After another frustrating loss, this time to the lowly Kings on Friday night, the Lakers are clearly still trying to find their way in the wake of getting their roster fully healthy. LeBron James returned to the starting lineup and played even better than could be expected, showing a level of control and feel that reflects his mastery of the game while at the same time beguiling his nearly 7 weeks missed with his high ankle sprain. Anthony Davis looked less engaged than his own pleas for desperation would imply was coming, but did get into more of a rhythm with more engagement as the game progressed.
These are the positives that should not be ignored, even if the mounting concerns are beginning to cast a larger shadow than anyone would want with only 9 games remaining in the regular season. No one captured this balance better than Frank Vogel. The head coach offered his trademark even keeled-ness, but did highlight the contrast between what he’d like to see, what he’s getting, and what he’s trying to accomplish during his post-game media availability:
And herein lies the rub for Vogel as he navigates the close to the regular season (and all that comes with that) along with trying to get his team prepared for the playoffs. You do not need 20/20 vision to see the Lakers struggles or to understand the stakes of the standings as it relates to the playoffs. The Lakers are not playing well, they’re losing games because of it, and are now at real risk of falling not only out of the 5th seed, but all the way to 7th and the play-in game(s).
That said, as much as anyone wants to question the approach, the Lakers are clearly still trying to make up for lost time by force-feeding lineups that we simply do not have a lot of information on. The Lakers attempted to close the game against the Kings with the group they started the game with, using AD at PF even as he tried to chase a 6’4″ Terence Davis around the perimeter while Andre Drummond got roped into handling the point of attack defense in the P&R between Tyrese Haliburton and Richaun Holmes (Drummond’s primary assignment). Needless to say, this didn’t work out very well and Vogel eventually went to Kuzma in Drummond’s place, but waited until there were fewer than 2 minutes left in a game the Lakers trailed by 2 possessions.
Vogel, as he said post game, is clearly looking to get more information on players he wants to rely on and groupings he thinks can succeed1Or at least he says he thinks can., but doesn’t yet seem to know if they can or to what level they will. In that respect, I understand the pursuit, even if I think it’s somewhat of a lost cause at this point (more on this another time). Vogel needs the data; he needs to get this on tape so he can study it and make the most informed decisions when the stakes are highest. Or, so, I assume.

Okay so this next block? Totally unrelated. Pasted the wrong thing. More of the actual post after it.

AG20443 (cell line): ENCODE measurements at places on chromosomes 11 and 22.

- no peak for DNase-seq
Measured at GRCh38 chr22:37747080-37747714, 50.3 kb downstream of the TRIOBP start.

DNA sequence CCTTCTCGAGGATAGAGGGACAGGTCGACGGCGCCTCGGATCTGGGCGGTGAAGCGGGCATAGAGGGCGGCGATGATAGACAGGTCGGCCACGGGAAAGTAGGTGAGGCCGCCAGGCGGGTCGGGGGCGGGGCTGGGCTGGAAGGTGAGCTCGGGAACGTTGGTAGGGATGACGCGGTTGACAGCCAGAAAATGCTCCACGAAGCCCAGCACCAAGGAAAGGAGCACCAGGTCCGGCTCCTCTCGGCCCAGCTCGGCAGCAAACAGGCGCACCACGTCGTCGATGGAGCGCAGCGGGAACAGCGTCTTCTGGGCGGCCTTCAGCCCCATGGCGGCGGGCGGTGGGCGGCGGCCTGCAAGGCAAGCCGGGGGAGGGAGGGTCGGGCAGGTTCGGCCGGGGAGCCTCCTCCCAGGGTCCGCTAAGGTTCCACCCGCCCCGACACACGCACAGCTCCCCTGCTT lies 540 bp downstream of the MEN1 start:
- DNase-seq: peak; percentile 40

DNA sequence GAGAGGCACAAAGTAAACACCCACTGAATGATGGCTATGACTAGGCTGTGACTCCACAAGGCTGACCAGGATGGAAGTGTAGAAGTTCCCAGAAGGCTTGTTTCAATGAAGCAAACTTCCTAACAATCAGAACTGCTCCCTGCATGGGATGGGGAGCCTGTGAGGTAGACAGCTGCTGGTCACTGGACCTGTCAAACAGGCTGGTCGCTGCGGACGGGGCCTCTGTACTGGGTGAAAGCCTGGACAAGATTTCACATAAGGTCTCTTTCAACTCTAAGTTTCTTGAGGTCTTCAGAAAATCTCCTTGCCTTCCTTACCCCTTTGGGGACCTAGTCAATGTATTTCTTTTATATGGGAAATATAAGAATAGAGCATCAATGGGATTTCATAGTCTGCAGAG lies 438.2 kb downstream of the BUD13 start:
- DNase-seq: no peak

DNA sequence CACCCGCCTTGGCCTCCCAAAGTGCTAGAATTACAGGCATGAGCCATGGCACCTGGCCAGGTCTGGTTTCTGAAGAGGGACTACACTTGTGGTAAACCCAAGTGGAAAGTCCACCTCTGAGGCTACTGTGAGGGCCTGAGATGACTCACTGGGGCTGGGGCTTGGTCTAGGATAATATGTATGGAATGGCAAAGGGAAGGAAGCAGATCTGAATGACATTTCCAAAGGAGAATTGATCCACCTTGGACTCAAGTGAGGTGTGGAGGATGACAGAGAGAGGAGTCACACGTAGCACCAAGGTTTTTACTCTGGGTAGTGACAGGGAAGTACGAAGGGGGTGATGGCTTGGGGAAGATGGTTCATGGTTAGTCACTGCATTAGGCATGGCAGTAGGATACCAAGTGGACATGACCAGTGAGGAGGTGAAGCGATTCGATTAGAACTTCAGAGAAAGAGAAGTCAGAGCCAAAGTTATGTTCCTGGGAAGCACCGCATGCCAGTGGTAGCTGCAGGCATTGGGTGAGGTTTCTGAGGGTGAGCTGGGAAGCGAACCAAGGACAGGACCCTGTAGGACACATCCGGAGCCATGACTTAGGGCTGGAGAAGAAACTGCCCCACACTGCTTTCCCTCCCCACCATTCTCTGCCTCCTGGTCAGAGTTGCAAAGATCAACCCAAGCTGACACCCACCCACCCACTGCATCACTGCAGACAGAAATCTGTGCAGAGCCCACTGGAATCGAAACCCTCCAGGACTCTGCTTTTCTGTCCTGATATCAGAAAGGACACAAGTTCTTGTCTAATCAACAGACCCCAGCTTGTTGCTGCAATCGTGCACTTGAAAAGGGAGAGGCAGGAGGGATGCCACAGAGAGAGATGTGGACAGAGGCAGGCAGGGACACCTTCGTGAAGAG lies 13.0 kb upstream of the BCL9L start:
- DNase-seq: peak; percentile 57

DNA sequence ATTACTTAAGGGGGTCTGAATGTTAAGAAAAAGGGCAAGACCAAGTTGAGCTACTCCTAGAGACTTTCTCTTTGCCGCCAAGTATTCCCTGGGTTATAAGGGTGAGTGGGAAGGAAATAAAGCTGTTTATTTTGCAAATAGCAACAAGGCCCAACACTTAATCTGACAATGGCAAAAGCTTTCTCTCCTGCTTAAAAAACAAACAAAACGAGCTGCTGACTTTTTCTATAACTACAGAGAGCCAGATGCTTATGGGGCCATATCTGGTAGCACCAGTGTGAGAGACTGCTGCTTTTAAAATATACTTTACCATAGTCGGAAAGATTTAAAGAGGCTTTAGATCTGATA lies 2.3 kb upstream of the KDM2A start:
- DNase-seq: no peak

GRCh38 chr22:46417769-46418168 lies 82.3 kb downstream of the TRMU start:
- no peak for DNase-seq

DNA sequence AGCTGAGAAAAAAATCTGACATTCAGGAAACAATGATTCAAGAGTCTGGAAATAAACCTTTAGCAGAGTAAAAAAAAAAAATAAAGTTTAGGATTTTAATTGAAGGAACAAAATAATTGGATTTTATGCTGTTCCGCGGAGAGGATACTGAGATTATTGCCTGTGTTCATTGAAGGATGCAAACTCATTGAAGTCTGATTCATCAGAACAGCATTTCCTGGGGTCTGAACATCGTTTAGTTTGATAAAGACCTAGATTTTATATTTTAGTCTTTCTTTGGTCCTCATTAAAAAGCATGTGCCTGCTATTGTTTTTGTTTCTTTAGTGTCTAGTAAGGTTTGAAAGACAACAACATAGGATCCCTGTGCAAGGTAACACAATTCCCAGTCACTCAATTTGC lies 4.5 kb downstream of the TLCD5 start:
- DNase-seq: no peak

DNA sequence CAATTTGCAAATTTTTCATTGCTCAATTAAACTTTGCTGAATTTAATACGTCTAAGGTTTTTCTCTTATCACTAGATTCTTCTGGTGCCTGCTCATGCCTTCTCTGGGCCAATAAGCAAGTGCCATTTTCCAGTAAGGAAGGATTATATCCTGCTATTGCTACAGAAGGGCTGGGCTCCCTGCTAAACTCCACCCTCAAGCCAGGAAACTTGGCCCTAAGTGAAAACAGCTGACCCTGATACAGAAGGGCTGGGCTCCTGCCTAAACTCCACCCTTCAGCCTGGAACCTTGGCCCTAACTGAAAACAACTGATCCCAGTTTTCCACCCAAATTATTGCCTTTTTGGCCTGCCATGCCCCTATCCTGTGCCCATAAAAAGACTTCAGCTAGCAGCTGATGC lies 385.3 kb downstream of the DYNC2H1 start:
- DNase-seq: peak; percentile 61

This should be said as clearly as it can be: Vogel is no dummy. His preparedness and pulling of the right levers throughout the Lakers playoff run was instrumental to them winning the title. If you believe different, you’re deluding yourself to try to argue a point only those who already want to agree with you will nod along with. Have fun with that, but I live in reality.
Vogel is a victim of time now and in a race towards the playoffs he’s still mapping out the route he’ll use once that journey begins. If he has to sacrifice his starting position in order to ensure he has the right information on the route he plans to travel, it’s clear he’s saying “so be it.” There’s something to admire in those convictions, there really is. I don’t necessarily agree with it, but then again, I’m not the head coach. I’m writing this while I lay on the lower level of my kids’ bunk bed; I understand I actually don’t have all the relevant information and knowing what I don’t know is part of why I think I can comment on this at all with a certain amount of dignity and why I carry the perspective I do in the first place. But, I digress.
Here’s the thing, though. In a game with a definite winner and a definite loser, it’s very hard to have a two track mind. Vogel (seemingly) wants information to inform future decisions, but getting that information could cost you on the scoreboard and the standings in the present. He surely already has some ideas about what works and what doesn’t, but going to that hand now likely interferes with the hopes of having every player on this roster available to contribute in the type of high leverage moment that may specifically suit them as an individual. Again, getting to know what situation that is in the first place is part of the reason why doing things this way is happening at all.
No one is asking me, but I have this platform so I’m just going to say it.
I think Marc Gasol should play more and I think the minutes allocation at center should be 1. Anthony Davis 2. Gasol 3. Whatever matchups dictate the choice between Drummond and Trez. When in the thick of the playoffs, maybe that’s how things end up going anyway, but I’d be doing it this way now. When it comes to the rest of the rotation, my priorities shift towards LeBron, Dennis, KCP, Caruso, and Kuzma.
I’ve already named 7 key players, with both Drummond and Trez lurking for the 8th spot. In the playoffs, how many more guys can you credibly play anyway? No more than two, and possibly only one. If looking through the rest of the roster, that means (roughly) a shift or maybe two a game for one, or at the most two, from the Keef, Wes, THT, McLemore bunch. That’s quite the difference from what we’re seeing in these games now!
Again, Vogel is no dummy. I trust that when it’s time to pull the trigger on lineups his gut says will work, we’ll see more of AD playing center, more of Gasol, and many more minutes allocated to the top 7 players I named above. For now, though, he will continue to operate on a two track mind. And while I hope that goes well, I think we’re seeing the difficulty in that approach.